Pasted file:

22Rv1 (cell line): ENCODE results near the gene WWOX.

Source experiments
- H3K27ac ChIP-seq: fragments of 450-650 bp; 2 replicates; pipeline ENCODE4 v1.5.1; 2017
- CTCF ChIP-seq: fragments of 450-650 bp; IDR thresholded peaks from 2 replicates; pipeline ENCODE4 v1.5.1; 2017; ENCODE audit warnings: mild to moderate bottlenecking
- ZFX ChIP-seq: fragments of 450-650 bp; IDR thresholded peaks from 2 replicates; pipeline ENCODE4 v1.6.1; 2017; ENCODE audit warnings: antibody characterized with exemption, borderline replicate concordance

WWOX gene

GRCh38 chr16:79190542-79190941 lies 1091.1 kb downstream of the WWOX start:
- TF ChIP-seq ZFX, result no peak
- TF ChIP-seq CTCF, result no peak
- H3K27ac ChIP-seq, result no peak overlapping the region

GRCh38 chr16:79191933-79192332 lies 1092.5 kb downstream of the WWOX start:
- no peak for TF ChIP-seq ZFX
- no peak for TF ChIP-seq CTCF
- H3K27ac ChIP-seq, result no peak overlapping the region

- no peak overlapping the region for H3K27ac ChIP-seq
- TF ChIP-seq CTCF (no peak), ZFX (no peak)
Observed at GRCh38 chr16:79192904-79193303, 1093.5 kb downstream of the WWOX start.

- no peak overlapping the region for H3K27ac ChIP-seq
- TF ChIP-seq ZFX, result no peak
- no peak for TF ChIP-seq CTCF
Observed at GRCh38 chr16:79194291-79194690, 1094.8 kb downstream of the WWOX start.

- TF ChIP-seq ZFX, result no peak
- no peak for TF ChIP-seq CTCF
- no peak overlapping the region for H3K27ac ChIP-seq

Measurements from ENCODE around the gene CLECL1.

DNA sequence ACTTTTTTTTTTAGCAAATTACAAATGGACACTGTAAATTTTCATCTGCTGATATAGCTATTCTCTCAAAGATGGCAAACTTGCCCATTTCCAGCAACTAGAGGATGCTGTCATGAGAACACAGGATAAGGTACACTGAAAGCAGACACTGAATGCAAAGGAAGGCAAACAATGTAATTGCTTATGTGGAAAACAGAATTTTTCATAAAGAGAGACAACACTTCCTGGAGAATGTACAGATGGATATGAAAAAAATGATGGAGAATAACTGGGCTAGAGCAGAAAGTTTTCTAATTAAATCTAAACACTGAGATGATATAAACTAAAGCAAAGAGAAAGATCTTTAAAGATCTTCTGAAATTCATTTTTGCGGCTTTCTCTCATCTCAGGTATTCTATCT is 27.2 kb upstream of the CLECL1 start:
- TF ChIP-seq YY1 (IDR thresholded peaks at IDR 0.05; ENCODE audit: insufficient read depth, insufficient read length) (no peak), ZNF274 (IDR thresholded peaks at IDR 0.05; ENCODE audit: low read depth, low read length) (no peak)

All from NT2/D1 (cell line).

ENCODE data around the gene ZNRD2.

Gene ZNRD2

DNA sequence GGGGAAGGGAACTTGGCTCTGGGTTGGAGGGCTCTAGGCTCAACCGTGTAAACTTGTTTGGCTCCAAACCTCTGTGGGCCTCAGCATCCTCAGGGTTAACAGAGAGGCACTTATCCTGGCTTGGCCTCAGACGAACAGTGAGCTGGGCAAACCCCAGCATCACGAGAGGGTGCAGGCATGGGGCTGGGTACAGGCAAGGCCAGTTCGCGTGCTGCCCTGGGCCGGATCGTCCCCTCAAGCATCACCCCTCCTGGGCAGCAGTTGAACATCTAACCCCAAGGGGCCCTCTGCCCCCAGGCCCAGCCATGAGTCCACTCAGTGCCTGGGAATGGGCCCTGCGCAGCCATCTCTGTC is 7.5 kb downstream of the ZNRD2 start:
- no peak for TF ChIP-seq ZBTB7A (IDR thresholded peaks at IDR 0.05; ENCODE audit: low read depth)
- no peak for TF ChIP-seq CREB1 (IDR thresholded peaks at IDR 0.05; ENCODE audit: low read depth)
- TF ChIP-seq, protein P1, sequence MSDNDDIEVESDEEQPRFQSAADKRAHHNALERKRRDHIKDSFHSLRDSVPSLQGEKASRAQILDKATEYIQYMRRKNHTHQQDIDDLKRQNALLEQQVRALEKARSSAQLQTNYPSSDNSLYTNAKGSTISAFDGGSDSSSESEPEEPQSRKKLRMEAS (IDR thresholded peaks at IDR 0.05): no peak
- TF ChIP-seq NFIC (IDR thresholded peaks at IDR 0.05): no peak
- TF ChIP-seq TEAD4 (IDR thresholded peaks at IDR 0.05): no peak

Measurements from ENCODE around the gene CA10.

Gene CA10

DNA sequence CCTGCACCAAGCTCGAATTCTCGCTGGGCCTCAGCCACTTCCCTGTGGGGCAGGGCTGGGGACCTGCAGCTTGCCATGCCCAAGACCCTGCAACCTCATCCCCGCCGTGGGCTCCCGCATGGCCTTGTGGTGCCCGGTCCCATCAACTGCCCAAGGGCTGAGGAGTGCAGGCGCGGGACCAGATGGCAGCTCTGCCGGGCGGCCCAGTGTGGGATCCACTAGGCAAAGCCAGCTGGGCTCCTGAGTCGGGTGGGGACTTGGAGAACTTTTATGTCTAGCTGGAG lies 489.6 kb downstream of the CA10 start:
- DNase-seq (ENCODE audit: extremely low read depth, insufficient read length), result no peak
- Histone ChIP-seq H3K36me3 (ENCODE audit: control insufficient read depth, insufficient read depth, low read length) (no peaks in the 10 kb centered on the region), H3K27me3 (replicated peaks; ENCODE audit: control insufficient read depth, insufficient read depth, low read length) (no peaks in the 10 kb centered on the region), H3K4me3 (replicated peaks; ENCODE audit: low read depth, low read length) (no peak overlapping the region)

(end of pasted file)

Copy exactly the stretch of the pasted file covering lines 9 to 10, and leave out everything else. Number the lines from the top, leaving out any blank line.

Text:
- TF ChIP-seq CTCF, result no peak
- H3K27ac ChIP-seq, result no peak overlapping the region